Of the 1.3 billion people who live in India, more than 100 million of whom are using digital payment apps each day, only about 20 million today invest in mutual funds and stocks. An Indian startup that is betting on changing that figure by courting millennials has just received a big backing.
Groww, a Bangalore-based startup, said today it has raised $21.4 million in a Series B financing round that was led by US-based VC firm Ribbit Capital. Existing investors Sequoia India and Y Combinator also participated in the round, said the two-year-old startup that has raised about $29 million to date.
Groww allows users to invest in mutual funds, including systematic investment planning (SIP) and equity-linked savings. The app, which maintains a very simplified user interface to make it easier for its largely millennial customer base to comprehend the investment world, offers every fund that is currently available in India.
Lalit Keshre, co-founder and CEO of Groww, told TechCrunch in an interview earlier this week that the market of mutual funds is increasingly widening in India and the startup is hoping to accelerate its growth with the fresh capital. Other than that, he plans to double Groww’s headcount to 200 in the coming months.
Groww has amassed about 2.5 million registered users, two-thirds of which are first-time investors, Keshre said. Groww is currently free to use and does not charge any commission on transactions. The startup eventually plans to offer a paid service as it looks to monetize its user base, but Keshre declined to share a timeline on how soon that would happen.
Groww will also soon begin to offer the ability to purchase stocks from its eponymous app, said Keshre, a former executive at Flipkart who co-founded Groww with three other Flipkart colleagues (Harsh Jain, Neeraj Singh and Ishan Bansal).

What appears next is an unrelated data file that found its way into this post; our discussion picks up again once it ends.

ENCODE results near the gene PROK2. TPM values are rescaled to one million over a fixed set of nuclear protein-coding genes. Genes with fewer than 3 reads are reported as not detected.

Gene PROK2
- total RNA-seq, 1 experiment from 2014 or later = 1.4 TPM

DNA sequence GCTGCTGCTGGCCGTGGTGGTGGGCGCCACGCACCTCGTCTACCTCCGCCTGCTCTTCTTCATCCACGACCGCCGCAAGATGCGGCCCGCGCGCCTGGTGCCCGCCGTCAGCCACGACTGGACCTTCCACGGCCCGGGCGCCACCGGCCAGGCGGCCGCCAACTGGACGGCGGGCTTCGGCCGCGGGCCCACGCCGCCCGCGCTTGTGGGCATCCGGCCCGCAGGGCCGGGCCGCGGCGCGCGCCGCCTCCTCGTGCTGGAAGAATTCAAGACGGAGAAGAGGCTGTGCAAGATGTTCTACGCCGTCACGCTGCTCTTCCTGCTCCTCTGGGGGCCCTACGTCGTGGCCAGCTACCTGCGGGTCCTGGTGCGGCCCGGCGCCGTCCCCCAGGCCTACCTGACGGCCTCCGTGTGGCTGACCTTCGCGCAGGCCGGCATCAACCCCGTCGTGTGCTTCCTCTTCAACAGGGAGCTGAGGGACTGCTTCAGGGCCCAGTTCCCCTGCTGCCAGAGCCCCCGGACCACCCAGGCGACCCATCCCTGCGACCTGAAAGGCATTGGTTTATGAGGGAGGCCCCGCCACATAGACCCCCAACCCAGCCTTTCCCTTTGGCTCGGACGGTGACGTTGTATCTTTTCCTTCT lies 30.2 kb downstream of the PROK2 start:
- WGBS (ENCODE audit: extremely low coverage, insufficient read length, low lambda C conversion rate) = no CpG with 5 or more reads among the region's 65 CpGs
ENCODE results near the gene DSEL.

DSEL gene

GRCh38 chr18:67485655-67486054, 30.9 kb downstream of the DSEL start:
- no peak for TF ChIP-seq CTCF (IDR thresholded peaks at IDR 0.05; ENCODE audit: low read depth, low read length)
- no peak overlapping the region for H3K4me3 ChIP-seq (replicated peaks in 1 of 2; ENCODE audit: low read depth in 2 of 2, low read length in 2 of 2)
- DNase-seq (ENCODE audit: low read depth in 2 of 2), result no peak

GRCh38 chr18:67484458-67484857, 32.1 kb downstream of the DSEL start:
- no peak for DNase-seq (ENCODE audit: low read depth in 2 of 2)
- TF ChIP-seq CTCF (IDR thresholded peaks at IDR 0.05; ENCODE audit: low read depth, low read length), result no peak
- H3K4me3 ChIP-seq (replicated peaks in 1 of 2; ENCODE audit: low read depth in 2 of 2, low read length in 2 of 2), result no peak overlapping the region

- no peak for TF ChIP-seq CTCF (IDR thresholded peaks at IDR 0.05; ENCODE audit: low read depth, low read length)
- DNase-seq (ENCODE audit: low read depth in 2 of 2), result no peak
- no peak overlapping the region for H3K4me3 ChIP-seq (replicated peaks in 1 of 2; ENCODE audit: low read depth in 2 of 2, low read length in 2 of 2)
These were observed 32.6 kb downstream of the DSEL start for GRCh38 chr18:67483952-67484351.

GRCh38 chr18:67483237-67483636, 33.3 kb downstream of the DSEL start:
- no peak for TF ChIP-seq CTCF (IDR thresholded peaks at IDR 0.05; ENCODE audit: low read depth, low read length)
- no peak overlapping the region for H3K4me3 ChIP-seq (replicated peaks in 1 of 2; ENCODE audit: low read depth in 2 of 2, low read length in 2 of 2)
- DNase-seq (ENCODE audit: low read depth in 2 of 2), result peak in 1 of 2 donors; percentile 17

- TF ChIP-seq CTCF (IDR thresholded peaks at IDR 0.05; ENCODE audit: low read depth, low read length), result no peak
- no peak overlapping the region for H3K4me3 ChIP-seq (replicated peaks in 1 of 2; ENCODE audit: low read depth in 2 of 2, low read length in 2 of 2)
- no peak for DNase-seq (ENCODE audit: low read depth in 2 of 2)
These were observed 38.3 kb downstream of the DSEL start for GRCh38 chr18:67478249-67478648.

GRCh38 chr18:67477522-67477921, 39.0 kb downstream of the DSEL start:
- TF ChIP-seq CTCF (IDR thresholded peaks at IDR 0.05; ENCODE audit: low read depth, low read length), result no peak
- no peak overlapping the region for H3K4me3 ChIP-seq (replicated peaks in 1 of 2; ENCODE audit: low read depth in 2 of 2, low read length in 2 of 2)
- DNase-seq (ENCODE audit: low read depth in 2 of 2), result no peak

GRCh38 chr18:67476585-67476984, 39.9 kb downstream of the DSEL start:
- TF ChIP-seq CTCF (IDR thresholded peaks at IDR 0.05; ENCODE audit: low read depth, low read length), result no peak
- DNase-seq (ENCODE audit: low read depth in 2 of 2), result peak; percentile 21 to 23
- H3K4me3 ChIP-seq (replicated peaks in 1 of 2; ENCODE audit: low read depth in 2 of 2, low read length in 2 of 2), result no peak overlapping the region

In a statement, Micky Malka, founder of Ribbit Capital, said, “We backed the Groww team because we believe in their mission. They have built the most trusted product in this space and are on the path to create a category-defining product.”
Ribbit Capital has made a number of investments in India in recent months. Last month, it invested in Cred, a startup that is trying to improve the financial behavior of credit card holders, and BharatPe, a payments solution for businesses.
In recent years, a number of startups such as INDWealth and Cube Wealth have emerged in India to offer wealth management platforms to country’s growing internet population. Many established financial firms such as Paytm have also expanded their offerings to include investments in mutual funds.
Ashish Agarwal, a principal partner at Sequoia Capital India, said, “Investment products such as mutual funds and stocks were traditionally sold offline through financial advisors, who were mis-incentivized to sell high commission products. Groww is taking a refreshing approach with a zero-commission mobile first model, enabling investors to make their own investment choices through a slick and easy user interface.”
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